• To calibrate the servo so that it points in the desired direction, download and unpack the 
project code , then verify (compile) and upload the ServoCalibrate sketch to your Arduino. 
Visit the same link for instructions on how to upload programs to an Arduino. 



© Make Projects 



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Page 7 of 1 6 



Keyless Lock Box 




DS 



Servo interconnect 



Don't mix 

these up! 



5V 
Gnd 




Arduinopins 



Servo wiring 



• Remove the horn from the shaft 
and plug in the 3-pin connector you 
just made, orienting the bypass cap 
on the black or brown wire (ground) 
side. Use 3 male/female jumpers to 
connect the servo and Arduino's 5V 
and ground together, and the 
servo's control (white or yellow) to 
Arduino digital pin 8. 

• Briefly depress the reset switch on 
the Arduino. When the 
ServoCalibrate sketch restarts, the 
servo first moves to its extremes, 
then centers itself at its midpoint 
and stops. After it's done, unplug 
the Arduino from the PC, then 
reattach the horn to the servo so 
that it points straight up, and 
secure it in position with the small 
included screw. 

• CAUTION! Warning! Whoa, 
Nellie! Do not cross the 
polarity of the wires or your servo 
may be permanently damaged. 




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Page 8 of 1 6 



Keyless Lock Box 





• To align the servo horn with the 
brass strip, reconnect the Arduino 
to your PC and upload the 
ServoLock sketch. 

• Thread the servo cable through the 
opening in the side of the box, 
manually move the servo arm 
toward the front of the box, and 
close the lid. 

• Click the reset button to run the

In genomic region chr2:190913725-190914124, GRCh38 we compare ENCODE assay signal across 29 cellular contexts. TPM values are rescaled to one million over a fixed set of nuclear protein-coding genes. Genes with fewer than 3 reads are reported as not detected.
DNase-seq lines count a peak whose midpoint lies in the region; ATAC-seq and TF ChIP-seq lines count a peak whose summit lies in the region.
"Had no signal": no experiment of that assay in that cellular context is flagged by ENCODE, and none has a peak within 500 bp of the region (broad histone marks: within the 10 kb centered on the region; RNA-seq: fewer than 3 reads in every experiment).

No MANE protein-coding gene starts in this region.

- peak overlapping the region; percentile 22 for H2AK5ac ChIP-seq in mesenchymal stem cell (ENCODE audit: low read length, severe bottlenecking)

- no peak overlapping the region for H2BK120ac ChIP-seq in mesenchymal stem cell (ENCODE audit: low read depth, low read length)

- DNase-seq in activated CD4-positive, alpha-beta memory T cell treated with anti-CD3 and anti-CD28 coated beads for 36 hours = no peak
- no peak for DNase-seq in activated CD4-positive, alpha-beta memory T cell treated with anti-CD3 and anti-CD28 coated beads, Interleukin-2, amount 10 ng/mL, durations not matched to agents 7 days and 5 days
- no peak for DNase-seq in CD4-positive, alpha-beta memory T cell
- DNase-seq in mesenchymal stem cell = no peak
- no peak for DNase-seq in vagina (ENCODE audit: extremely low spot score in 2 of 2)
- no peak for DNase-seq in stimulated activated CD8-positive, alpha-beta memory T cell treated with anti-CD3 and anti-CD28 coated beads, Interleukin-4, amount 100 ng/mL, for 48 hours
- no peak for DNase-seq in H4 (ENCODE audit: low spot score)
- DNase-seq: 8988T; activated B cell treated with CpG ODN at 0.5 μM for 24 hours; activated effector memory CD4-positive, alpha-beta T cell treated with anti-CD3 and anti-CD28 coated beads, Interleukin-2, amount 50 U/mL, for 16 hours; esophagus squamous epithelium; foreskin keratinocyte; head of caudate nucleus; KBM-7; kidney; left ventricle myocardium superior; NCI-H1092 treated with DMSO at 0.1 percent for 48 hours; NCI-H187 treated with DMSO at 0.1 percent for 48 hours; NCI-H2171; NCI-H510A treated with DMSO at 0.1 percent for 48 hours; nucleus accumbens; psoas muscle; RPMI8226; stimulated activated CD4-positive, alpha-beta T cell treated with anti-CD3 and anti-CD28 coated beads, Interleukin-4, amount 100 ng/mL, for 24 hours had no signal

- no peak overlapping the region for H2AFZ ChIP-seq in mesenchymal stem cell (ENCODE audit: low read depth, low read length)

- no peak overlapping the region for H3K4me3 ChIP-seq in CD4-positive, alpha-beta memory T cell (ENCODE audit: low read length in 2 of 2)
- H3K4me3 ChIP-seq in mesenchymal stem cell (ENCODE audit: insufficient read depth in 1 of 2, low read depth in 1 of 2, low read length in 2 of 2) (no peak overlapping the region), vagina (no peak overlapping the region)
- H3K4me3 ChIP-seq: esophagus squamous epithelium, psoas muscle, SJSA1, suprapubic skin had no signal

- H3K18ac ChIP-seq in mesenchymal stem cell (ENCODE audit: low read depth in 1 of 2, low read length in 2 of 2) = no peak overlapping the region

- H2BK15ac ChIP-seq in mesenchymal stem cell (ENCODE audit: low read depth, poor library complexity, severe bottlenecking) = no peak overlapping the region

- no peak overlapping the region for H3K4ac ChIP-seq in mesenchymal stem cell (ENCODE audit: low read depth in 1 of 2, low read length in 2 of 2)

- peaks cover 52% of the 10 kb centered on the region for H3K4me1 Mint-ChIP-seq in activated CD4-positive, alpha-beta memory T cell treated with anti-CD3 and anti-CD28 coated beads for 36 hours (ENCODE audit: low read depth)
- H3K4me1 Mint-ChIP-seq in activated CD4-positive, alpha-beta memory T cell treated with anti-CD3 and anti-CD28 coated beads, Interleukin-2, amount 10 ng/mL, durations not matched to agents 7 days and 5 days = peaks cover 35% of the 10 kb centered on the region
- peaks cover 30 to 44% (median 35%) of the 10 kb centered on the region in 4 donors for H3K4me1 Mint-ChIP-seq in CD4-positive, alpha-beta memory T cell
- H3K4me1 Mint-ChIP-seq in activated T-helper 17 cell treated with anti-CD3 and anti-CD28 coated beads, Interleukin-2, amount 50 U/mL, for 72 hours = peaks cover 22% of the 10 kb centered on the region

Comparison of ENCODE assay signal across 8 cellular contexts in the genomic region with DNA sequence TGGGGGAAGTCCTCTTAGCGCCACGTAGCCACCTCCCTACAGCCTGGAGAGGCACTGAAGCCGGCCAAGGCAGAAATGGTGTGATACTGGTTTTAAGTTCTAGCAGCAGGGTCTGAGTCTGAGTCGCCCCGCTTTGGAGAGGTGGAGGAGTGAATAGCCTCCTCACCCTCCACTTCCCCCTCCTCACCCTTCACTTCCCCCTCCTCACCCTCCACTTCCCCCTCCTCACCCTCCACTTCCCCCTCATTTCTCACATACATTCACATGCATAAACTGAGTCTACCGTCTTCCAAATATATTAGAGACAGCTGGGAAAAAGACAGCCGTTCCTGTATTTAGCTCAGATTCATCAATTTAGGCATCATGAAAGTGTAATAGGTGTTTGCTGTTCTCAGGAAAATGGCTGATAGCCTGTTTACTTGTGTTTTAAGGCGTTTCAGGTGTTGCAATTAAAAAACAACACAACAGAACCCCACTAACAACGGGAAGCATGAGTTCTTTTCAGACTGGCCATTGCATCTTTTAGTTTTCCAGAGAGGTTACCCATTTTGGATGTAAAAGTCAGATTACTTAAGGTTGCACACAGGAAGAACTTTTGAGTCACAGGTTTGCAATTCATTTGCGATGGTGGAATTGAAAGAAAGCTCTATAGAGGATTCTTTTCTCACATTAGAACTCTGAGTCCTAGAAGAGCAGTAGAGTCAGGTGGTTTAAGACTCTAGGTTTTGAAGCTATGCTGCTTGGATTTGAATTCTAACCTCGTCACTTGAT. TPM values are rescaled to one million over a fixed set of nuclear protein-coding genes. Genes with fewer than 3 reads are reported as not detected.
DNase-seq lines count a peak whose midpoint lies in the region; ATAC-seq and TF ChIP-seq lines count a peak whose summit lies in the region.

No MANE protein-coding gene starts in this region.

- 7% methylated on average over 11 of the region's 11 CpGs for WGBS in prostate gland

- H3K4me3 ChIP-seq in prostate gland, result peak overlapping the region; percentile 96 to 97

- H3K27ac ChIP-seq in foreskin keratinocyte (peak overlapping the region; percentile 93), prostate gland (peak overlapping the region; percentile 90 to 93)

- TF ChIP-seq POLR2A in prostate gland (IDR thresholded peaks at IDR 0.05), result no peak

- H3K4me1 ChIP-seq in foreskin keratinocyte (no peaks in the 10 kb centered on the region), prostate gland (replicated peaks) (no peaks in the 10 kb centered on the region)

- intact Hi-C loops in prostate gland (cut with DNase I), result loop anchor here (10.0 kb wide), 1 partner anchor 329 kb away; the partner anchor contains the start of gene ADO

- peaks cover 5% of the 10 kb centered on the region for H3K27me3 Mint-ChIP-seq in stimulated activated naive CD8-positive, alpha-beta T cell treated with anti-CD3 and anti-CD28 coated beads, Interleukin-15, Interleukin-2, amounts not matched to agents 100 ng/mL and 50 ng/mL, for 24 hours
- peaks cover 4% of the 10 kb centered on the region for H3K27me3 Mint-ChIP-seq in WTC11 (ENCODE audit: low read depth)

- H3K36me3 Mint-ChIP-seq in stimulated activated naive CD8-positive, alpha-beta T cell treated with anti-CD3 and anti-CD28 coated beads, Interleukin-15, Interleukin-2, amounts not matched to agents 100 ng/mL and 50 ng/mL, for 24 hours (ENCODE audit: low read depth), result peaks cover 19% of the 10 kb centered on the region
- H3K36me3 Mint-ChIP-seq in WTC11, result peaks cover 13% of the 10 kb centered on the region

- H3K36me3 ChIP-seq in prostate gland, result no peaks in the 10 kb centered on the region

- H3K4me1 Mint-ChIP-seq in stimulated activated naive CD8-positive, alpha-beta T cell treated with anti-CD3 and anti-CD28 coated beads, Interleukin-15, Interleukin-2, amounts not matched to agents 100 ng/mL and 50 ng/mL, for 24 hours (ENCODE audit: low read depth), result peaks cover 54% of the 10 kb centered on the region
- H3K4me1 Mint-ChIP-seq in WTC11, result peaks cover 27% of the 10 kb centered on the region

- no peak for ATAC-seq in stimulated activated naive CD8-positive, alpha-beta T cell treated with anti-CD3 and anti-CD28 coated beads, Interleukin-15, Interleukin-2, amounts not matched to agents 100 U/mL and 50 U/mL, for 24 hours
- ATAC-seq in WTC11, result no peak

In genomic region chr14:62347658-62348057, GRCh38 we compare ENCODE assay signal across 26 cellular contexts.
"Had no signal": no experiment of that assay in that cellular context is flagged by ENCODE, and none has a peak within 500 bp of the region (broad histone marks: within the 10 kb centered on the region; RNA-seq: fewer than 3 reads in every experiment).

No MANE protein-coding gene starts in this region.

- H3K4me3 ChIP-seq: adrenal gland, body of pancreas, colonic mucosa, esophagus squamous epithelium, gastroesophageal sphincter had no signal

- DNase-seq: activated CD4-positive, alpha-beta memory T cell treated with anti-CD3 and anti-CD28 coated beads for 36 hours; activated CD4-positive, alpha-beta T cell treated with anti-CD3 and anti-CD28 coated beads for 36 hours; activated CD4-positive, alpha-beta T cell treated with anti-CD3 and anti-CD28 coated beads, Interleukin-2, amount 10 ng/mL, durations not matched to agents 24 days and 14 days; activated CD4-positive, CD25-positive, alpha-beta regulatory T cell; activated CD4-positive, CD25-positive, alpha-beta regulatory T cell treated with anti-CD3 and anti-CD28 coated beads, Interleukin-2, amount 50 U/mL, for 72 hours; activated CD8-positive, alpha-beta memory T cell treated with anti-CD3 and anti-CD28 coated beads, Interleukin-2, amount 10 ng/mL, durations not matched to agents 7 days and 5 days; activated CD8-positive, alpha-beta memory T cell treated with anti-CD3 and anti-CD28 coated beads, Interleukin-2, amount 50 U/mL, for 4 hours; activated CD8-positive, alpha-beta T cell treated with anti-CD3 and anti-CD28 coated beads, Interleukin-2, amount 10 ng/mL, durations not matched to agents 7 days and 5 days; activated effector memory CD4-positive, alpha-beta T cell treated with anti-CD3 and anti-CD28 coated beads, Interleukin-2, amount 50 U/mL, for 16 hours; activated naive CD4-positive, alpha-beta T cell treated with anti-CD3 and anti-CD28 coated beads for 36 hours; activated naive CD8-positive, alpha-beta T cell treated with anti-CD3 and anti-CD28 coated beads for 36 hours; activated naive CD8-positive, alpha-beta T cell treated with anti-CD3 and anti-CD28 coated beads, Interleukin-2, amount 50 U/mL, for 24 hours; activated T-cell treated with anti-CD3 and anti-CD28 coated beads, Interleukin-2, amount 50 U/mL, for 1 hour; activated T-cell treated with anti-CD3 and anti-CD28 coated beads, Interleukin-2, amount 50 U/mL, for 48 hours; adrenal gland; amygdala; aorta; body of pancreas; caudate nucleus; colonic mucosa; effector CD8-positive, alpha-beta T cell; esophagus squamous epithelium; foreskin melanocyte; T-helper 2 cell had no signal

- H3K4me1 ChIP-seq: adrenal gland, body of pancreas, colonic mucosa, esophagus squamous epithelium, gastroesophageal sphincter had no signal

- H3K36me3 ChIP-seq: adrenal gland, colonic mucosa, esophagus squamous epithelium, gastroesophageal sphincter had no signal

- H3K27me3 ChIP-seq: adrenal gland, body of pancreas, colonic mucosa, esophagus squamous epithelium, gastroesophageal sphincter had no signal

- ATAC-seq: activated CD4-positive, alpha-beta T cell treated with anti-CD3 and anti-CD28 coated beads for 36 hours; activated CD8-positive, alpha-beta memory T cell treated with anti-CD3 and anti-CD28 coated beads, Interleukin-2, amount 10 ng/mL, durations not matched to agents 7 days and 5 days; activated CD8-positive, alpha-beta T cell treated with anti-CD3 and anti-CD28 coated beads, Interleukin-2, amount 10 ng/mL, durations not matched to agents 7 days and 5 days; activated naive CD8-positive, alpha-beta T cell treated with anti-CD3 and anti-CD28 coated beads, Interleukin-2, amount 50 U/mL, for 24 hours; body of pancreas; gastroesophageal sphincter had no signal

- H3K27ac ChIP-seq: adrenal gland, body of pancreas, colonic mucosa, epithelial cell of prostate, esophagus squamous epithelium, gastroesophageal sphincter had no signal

sketch and listen for when the 
servo stops moving. Then test the 
lock by trying to lift the lid. 

• Should the servo horn and screw 
not properly engage over the brass 
strip — it makes clunking or 
scraping noises — pop the 
mounting block off the lid, 
reposition it, and try again. When 
you get the position just right, 
unplug the servo and mark around 
the block with a pencil for gluing 
later. 



© Make Projects 



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Page 9 of 1 6 



Keyless Lock Box 




K 



-H 



iw 





LV?" 
i - ±V2 ^ i 


-t-O O 
Set height to match holes in side of box 



Cut circuit board 
to size and drill ft" 

mounting holes 



Drill hole to 

break trace 



Tap power here 



RiadioShack 276-168 

perforated PCB 
(viewed from foil side) 

OFN module 

(mounted on 

other side) 



L 



Tap ground here 



Side view 



ill ^4 UH-IJ-l-f il l 



Tap signal lines here 






•• 



•• 



OFN 
module 



\ 



h- < X. Q +- h- 

n/i q -i x O O 

V Si#* v SLJ' *— ' ^i 

S !f !2 S 2? <n 



Clip off 
excess 



-/ 



-Circuit board 

Solder on 
this side 



• The OFN module doesn't have any 
direct means for mounting, so you 
need to solder it to a small circuit 
board that you can then attach to 
the side of the lock box using 4-40 
machine screws and nuts. Cut the 
board to size and drill 2 holes for 
mounting. 

• I used a board with component 
layout, in which long horizontal bus 
traces alternate with 3-hole vertical 
segments. This layout makes it 
easier for making wire connections 
on the backside of the board with 
the copper foil, which is necessary 
because the OFN module will take 
up all the space on the front. 

• Following the Step 7 diagram, drill 
a 1/8" hole in the middle of the long 
trace at the top, to break the 
connection. This will separate the 
voltage and ground connections to 
the OFN module, which is very 
important. 

• Then solder the OFN module to the 
board from the top, non-foil side 
(the leads will poke through to the 
foil side). Orient it with the LED on 
the drilled trace side, along with 
voltage and ground connections, 
and the 6 signal lines along the 
opposite side. 



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Page 10 of 16 



Keyless Lock Box 






jl lwuir.Hi!!i 1X^ 

i c ! .■ i-aii- '"*- -■*-. i 






*nSnnn^nV 


and 








h i,./:w::T: 
■ DSfBWft 






















m i-i i s::^ i 

■ CM--:ncrr5 




__ 






















VjU- - ' 


L E-taiiOc 


i 




? 





Cut eight 1" lengths of 1/8"-diameter heat-shrink tubing, and slip one each over 8 of your 
prepared male/female jumpers. Solder the bare pin end of each jumper to its corresponding 
connecting point on the foil side of the board 6 signal lines in a row, and the power and 
ground on the other side, as seen in the diagram. 

The pin will poke through; cut it flush with the front of the board after soldering. After all